Two things I am working on is exercise - just moving - and sunlight.  I am pretty lucky in Australia that for much of the year there is an abundance of light.  What I am doing differently now, though, is not hibernating indoors with the blinds drawn - even in the middle of summer.  I need at least 20 - 30 minutes of being outdoors per day.  I have been thinking about getting a light box for winter - my town can get pretty grim and dark in the winter.

 

Another good one for me is laughter - even hearing other people's contagious laughter will set me off.  Funny vids on Youtube are great.

 

Also, because deep down I am a bogan (redneck for Americans) when I crank something like "Thunderstruck" by AC/DC my knees start twitching, my feet start tapping, and maybe there's a little air guitar going on ... any music that gets my blood surging, makes me feel good.

 

Hi Happypuppy!

 

Just saw you mention funny YouTube videos. I find these very therapeutic as well. Do you have any recommendations for YouTube videos you find very funny?

 

Thanks!

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freespirit

There's an upcoming workshop on Qi Gong for depression: https://www.holdenqigong.com/event/depression-workshop/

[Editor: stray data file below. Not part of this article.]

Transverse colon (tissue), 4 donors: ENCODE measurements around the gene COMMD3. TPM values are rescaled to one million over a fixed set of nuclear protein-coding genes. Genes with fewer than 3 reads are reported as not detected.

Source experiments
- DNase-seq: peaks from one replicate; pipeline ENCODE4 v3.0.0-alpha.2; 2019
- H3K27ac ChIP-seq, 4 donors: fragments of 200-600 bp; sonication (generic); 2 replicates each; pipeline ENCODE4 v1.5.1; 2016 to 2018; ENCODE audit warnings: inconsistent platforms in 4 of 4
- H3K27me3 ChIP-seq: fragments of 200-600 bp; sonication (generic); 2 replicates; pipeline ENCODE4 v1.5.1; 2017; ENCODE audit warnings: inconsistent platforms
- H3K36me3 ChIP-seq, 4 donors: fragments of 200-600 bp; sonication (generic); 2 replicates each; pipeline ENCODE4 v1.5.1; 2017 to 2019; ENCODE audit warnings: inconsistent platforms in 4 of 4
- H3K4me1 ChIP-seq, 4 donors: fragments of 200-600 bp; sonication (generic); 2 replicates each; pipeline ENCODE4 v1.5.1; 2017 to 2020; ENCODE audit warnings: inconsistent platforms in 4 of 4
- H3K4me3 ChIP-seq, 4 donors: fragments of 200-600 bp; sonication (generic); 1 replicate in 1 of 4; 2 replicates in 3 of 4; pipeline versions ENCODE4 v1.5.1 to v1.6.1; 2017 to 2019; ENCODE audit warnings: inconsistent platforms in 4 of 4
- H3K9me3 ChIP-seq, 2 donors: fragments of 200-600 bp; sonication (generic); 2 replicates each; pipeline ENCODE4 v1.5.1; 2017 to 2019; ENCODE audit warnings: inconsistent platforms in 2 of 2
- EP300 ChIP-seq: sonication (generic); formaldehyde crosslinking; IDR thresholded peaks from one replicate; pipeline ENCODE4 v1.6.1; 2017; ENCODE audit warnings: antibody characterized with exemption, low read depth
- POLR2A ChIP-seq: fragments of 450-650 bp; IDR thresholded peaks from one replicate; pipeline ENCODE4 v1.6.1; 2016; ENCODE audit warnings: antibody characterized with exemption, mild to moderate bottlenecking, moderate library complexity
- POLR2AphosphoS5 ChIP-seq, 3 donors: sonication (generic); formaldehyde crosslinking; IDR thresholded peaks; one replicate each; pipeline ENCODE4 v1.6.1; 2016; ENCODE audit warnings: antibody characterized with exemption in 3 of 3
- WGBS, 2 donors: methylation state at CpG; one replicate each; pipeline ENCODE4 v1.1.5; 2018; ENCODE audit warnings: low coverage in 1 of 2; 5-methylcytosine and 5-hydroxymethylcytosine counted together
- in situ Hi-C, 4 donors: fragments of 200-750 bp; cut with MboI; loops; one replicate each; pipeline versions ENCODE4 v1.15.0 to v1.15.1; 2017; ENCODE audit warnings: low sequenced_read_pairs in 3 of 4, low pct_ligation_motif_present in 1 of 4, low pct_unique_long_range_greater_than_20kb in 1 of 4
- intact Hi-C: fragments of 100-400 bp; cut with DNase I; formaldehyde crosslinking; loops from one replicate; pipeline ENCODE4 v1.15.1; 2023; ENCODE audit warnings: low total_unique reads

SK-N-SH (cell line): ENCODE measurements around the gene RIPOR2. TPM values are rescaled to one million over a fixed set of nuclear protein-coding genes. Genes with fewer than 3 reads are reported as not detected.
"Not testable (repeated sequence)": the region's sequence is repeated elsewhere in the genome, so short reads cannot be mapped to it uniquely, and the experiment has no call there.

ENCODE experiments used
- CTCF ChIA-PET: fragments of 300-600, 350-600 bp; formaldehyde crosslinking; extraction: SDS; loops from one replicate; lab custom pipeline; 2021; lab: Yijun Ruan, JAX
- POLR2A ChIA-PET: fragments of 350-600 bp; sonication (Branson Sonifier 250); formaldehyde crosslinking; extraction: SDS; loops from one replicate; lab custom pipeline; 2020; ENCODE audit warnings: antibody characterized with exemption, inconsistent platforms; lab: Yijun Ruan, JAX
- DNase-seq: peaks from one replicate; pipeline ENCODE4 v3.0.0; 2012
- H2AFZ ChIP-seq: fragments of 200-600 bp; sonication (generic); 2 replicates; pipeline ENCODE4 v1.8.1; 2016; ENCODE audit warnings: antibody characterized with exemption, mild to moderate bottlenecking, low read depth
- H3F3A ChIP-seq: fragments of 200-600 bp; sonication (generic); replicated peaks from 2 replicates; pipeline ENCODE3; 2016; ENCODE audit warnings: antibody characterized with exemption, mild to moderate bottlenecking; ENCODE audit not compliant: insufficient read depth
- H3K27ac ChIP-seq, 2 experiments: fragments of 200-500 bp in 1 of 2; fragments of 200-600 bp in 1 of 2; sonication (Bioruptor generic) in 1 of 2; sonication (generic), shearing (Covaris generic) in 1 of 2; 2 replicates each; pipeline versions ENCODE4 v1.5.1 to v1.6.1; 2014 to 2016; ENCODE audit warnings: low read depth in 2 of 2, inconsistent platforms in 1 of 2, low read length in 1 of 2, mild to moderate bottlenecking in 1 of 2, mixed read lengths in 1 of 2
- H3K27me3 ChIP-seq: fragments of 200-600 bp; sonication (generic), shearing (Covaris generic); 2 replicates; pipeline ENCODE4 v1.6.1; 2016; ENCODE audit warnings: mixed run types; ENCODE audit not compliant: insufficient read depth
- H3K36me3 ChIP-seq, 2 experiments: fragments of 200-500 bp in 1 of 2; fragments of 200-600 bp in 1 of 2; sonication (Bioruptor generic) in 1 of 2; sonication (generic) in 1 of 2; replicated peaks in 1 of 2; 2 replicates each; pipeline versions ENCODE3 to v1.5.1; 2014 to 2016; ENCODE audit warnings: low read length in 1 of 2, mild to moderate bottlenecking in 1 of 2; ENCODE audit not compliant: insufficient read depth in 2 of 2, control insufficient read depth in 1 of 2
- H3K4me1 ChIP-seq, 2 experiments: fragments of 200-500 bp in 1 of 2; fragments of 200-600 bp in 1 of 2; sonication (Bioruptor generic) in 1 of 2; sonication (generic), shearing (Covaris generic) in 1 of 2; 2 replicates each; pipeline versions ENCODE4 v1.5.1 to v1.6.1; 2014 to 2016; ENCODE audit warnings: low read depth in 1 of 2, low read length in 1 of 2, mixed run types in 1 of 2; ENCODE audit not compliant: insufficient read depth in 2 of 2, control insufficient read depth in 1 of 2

Note that you don't have to be available on that day to do it. They post it a few days later and when you've paid for it, you have lifetime access to it. I did the one for emotional balance in Dec and found it to be extremely valuable.

 

I've also been working with Qi Gong for Anxiety; it's helped a great deal with the stress and anxiety I've been dealing with because of moving: https://www.holdenqigong.com/product/qi-gong-for-anxiety/

 

Though not many people on here seem interested, I credit qi gong with helping me get off the AD and stay well since then. I don't believe I'd have been able to deal with symptoms without it. Qi gong and meditation are an essential foundation of my daily life.

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btdt

one of the first things that offered me any peace at all was meditation... listening to the ocean in a dark room with heat on my spine... brought at state of peace... now they have a study on the affects of mediation on your brain

https://www.eurekalert.org/pub_releases/2018-03/muom-nsh032118.php

 

New study highlights unique state of 'restful alertness' during Transcendental Meditation

fMRI shows increased blood flow to frontal areas of brain and decreased blood flow in pons and cerebellum

MAHARISHI UNIVERSITY OF MANAGEMENT

IMAGE

IMAGE: FMRI IMAGES SHOW SIGNIFICANT AREAS OF ACTIVATION DURING TRANSCENDENTAL MEDITATION COMPARED TO RESTING WITH EYES CLOSED. AREAS OF ACTIVATION (ORANGE) INCLUDED THE ANTERIOR CINGULATE GYRUS AND THE DORSOLATERAL PREFRONTAL CORTEX.... view more 

CREDIT: MAHARISHI UNIVERSITY OF MANAGEMENT

The Transcendental Meditation technique is said to lead to a state of "restful alertness," and now a new study in Brain and Cognitionusing brain-imaging supports the assertion that during the practice one's mind is alert but that both mind and body are in a deep state of rest.